Michael Maher has been working for over 10 years as a graphic designer and concept artist on shows like Real Steel, Argo and Cosmos: A Spacetime Odyssey. Today he talks about his work as a VFX Supervisor on the new season of Stranger Things.
What is your background?
I am an illustration major. I studied drawing and painting in school before getting involved with film. From there I accidentally landed a job as a graphic designer on a few small films and then worked my way through the art department to become an illustrator, eventually making the transition to visual effects.
How did you get involved on this series?
I was brought on at the very beginning of Stranger Things 2 to help with concept art and storyboards. The show was growing in size and it required more precise planning to pull off more complex sequences. I’ve worked on all the seasons since.
How was the collaboration with the Duffer Brothers?
I’ve been lucky enough to work closely with the Duffers for a number of years now. To me, their writing has always been the center of what makes this show so special. The clarity, precision and emotional impact is really something that has always jumped off the page and made it easy to imagine. It helps that we’re a similar age and many of the influences they draw upon are some of my favorites too, which makes for a short hand when communicating an idea for a shot, creature, etc. Also, the true benefit of being included in the design of the creatures and boarding the major VFX sequences during production is that I can carry that same vision through to the finished shots when I’m supervising.
What was their approaches about the VFX work?
There are so many facets to making visual effects. From how it’s planned in preproduction, shooting the actual effect, the rounds and rounds of layout, animation or comps that the vendors produce. All of these steps contribute to what ends up on screen and the process can be quite overwhelming day in day out. The bros are an integral part of all pieces of the puzzle. They have an astounding ability to always keep in mind the goal of a shot or a sequence no matter the phase. They serve as a great barometer when things get complicated.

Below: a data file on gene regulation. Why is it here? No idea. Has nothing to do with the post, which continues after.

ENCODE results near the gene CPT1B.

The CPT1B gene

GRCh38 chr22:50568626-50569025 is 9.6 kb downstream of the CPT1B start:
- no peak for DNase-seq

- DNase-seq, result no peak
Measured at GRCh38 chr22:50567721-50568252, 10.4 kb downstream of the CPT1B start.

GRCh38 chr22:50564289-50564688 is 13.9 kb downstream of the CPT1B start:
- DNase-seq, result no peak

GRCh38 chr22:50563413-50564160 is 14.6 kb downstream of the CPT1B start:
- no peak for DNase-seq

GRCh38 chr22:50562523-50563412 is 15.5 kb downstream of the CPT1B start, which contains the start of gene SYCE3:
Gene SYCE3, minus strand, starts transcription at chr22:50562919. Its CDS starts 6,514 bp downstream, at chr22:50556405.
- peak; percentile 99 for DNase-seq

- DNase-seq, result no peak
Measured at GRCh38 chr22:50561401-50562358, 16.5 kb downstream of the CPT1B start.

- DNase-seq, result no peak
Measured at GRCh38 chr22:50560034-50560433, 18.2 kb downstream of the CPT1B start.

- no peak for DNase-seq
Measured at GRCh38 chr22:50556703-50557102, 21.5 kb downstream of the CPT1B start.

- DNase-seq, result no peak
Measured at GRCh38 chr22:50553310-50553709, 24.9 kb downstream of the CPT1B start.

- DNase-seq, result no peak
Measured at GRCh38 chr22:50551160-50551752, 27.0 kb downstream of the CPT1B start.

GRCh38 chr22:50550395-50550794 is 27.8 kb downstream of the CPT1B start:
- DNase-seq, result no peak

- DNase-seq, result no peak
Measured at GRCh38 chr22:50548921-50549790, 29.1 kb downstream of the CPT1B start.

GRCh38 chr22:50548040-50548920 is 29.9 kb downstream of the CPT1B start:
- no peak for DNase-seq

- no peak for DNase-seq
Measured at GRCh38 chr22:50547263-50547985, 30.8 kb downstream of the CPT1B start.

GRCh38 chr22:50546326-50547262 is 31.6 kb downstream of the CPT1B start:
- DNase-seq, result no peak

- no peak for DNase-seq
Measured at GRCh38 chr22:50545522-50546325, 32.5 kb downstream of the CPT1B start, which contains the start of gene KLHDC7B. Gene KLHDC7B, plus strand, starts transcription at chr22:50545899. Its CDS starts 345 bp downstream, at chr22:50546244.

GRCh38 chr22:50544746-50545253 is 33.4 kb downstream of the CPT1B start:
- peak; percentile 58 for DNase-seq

What was your feeling to be involved on such iconic franchise?
I love it. I was such a big fan of the show before I started so it’s a very special thing to be a part of. I think it makes us really push the envelope of what we can achieve. It’s also nerve wracking because so many people love the show the way I do. It can certainly add to the pressure of every decision. In the end though, I’m happy with the results and I hope the fans will be too.
How did you organize the work as a VFX Producer?
Terron Pratt // There is constant communication between the Supervisors and the VFX Producer. From budget discussions, to vendor selection but more importantly, understanding the resources available as vendors start to make their way through the work. It was particularly challenging this season as the volume of work was immense and the timeline for post was condensed. A good deal of time was spent on meeting new teams, evaluating their work and « casting » the available shots to the appropriate teams.
How did you choose the various vendors?
Terron Pratt // Since we’re now in the 4th season, we tried to maintain some vendor consistency as looks have been established over the years. There is comfort and confidence with returning vendors but we also added several new ones this year that have made a substantial impact on the series. We’ve also increased the workload on a number of returning vendors due to the overwhelming volume of VFX on Season 4. Between all of us, we have solid relationships with a number of incredible teams around the world who have pulled off an impossible task.
Can you tell us how you split the work amongst the vendors?
Terron Pratt // This is a very collaborative process. With a show this large, the plan tends to evolve over time. It’s like putting together a puzzle; we start with the corners and edges, the major VFX sequences in the series, and distribute the larger bodies of work to the main vendors on the show. It’s important that we’re cognizant of where the larger shot count or complex sequences fall in the episode order so we don’t overload a vendor on back to back episodes. From there, we continue to load balance the teams across the series until the major beats are awarded.
How was the collaboration with their VFX Supervisors?